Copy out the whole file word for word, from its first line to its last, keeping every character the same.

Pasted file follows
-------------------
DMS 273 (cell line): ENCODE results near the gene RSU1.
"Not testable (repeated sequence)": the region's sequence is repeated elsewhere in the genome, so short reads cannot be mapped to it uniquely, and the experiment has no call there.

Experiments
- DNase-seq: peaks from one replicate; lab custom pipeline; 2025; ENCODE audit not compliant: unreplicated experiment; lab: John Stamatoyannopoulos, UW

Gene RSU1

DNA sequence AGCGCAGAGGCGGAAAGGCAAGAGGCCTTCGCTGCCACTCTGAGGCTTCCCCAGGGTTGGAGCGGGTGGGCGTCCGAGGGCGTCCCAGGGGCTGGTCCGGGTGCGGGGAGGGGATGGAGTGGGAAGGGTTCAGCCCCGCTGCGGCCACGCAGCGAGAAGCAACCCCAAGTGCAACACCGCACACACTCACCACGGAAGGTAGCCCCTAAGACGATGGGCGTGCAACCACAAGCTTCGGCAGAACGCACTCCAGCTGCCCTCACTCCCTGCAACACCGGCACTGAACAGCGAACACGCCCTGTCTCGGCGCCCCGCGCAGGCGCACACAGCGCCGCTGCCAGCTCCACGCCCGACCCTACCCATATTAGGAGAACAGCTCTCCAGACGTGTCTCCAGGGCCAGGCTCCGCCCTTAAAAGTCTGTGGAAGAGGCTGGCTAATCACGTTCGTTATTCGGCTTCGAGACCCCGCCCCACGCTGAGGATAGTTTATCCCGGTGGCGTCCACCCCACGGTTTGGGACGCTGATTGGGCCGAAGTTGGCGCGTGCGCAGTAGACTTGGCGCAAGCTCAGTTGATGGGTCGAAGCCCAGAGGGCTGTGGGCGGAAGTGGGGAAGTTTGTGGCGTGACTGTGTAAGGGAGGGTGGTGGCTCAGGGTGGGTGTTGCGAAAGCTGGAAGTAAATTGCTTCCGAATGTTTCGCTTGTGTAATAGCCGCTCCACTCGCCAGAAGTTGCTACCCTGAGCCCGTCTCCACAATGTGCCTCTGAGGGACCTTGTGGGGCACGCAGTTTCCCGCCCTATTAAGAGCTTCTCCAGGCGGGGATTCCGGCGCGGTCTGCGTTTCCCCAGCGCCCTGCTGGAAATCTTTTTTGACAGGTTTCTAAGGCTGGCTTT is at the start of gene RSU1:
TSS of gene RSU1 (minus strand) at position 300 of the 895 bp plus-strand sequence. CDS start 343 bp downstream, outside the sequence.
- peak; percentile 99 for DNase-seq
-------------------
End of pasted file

DMS 273 (cell line): ENCODE results near the gene RSU1.
"Not testable (repeated sequence)": the region's sequence is repeated elsewhere in the genome, so short reads cannot be mapped to it uniquely, and the experiment has no call there.

Experiments
- DNase-seq: peaks from one replicate; lab custom pipeline; 2025; ENCODE audit not compliant: unreplicated experiment; lab: John Stamatoyannopoulos, UW

Gene RSU1

DNA sequence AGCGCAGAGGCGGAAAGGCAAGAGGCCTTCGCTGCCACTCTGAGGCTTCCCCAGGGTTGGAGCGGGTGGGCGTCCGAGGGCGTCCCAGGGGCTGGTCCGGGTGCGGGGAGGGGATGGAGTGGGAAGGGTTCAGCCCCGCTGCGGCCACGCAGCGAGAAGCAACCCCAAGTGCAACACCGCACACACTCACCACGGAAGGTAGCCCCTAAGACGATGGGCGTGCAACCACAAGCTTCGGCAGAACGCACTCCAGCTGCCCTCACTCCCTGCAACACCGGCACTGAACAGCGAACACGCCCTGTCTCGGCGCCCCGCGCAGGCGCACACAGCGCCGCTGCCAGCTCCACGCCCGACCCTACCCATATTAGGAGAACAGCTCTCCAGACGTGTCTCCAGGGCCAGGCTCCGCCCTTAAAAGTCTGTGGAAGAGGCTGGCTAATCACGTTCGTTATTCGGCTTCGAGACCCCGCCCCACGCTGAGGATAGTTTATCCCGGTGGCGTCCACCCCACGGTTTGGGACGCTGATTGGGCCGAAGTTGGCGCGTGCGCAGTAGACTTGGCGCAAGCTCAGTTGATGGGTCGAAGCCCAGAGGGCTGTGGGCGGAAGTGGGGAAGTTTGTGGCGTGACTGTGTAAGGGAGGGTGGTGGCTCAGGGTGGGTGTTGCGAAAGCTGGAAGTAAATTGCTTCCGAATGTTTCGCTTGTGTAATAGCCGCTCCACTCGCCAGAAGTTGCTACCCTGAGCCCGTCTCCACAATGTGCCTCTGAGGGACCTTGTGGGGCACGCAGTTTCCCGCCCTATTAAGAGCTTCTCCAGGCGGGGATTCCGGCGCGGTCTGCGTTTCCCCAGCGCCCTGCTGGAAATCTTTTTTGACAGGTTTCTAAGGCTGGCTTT is at the start of gene RSU1:
TSS of gene RSU1 (minus strand) at position 300 of the 895 bp plus-strand sequence. CDS start 343 bp downstream, outside the sequence.
- peak; percentile 99 for DNase-seq